US-backed Ruralco irks Elders
Ruralco's rivalry with Elders has taken another twist as a giant US farm co-operative positions itself to become a major player in the local grain industry.
Minnesota-based CHS and Ruralco will use their partnership in grain broker Agfarm to expand operations in WA over the next few years.
CHS, a Fortune 100 company that sells about 52 million tonnes of grain and oilseed a year in 65 countries, purchased 50 per cent of Agfarm in July in a major coup for Ruralco.
Ironically it was the sale of Elders that brought Ruralco to the attention of CHS. It is understood CHS looked at the Elders rural services division before opting to buy into Agfarm - one of Australia's fastest growing agribusinesses - for about $10 million.
Ruralco managing director John Maher is about fly to Minnesota to discuss the Agfarm growth strategy with CHS executives. Mr Maher said Ruralco would use the CHS investment and its network of businesses to help Agfarm become "much bigger" in WA.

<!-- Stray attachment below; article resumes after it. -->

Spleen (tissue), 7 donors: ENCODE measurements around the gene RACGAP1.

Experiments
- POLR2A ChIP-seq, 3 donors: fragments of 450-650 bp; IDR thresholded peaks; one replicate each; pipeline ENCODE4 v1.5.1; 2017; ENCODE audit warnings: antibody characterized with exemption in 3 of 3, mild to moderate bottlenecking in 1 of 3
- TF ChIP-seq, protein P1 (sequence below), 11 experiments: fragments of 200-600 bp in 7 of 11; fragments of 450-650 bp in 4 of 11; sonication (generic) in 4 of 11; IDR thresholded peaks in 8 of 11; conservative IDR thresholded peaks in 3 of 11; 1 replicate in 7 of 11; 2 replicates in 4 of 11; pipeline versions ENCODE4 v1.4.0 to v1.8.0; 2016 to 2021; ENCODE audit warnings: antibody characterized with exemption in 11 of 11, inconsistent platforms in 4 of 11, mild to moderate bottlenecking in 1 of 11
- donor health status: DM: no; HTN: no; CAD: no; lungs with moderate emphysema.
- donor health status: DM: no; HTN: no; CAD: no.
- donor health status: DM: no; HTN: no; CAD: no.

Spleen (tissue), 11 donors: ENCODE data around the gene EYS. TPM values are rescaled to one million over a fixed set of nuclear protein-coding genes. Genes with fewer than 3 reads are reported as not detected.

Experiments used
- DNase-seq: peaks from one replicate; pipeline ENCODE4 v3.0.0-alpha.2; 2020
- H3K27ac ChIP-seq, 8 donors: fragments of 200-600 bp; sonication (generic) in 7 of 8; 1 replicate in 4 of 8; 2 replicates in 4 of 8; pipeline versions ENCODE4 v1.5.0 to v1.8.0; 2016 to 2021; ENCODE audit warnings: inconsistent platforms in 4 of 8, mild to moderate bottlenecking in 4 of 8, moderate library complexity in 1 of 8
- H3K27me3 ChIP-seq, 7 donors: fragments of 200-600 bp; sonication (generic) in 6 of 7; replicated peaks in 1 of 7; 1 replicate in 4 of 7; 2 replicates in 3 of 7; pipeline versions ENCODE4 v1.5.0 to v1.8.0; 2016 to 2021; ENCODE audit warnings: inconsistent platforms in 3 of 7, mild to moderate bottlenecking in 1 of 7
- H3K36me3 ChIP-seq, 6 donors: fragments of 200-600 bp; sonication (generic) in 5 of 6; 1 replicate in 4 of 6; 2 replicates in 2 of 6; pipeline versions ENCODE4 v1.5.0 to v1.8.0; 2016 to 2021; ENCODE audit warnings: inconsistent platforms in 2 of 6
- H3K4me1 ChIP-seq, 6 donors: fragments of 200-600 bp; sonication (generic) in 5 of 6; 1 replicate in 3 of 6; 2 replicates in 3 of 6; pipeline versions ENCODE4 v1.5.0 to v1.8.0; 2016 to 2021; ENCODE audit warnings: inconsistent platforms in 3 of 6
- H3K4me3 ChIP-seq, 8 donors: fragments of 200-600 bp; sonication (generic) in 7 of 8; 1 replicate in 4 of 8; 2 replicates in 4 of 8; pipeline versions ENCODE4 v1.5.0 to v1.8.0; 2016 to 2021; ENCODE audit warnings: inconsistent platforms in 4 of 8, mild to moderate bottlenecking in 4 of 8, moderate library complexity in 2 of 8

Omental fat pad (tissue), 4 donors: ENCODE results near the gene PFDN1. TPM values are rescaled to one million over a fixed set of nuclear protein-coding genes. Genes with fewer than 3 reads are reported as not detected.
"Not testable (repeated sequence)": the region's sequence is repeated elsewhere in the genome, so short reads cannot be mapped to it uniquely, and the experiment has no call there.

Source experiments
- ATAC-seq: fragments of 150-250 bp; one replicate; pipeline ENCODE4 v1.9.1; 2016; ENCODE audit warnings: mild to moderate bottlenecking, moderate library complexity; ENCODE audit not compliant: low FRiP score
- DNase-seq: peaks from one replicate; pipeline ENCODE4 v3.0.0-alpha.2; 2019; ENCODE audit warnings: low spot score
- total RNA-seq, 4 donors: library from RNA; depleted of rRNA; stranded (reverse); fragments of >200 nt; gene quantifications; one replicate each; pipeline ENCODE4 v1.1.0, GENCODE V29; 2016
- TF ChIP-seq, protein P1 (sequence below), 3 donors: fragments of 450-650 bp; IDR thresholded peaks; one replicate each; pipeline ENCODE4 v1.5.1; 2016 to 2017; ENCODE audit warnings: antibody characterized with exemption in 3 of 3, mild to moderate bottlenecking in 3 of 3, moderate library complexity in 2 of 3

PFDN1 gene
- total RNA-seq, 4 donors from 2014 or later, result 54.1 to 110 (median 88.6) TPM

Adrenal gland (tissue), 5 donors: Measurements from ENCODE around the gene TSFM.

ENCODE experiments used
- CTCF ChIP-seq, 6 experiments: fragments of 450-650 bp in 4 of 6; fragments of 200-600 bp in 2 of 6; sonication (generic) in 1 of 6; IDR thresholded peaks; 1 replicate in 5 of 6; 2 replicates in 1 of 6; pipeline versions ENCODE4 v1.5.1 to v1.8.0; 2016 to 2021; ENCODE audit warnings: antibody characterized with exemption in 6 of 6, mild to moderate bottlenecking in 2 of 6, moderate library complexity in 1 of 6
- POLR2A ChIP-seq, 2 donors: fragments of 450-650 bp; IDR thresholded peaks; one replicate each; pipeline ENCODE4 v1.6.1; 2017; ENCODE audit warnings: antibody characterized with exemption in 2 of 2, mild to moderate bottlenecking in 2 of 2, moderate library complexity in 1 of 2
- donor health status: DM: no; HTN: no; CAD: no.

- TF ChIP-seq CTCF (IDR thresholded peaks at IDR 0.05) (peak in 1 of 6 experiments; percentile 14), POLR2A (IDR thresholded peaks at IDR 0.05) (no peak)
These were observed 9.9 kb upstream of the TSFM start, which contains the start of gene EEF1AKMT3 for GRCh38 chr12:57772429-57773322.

"It (the CHS partnership) stands us in really good stead in WA and nationally," he said. "They had never heard of Ruralco until the Elders sales process, probably because we are a house of brands."
Mr Maher said it was too soon to speculate on whether CHS would follow the lead of other big global players by investing in port and grain storage infrastructure in WA.
WA cooperative CBH declined to comment but has met CHS in the past to discuss business opportunities. CBH set up an office in Portland this year and plans to leverage its powerful position domestically to form reciprocal relationships with big players in the US industry trying to get a foothold in Australia.
Tension between Elders and Ruralco is running high after Elders rejected merger and takeover offers from the 12 per cent stakeholder.
Elders sold its Futuris automotive division for $69 million and won bank support to continue operating its rural services. Ruralco then raided seven senior staff from Elders' cattle export division to set up a rival business.
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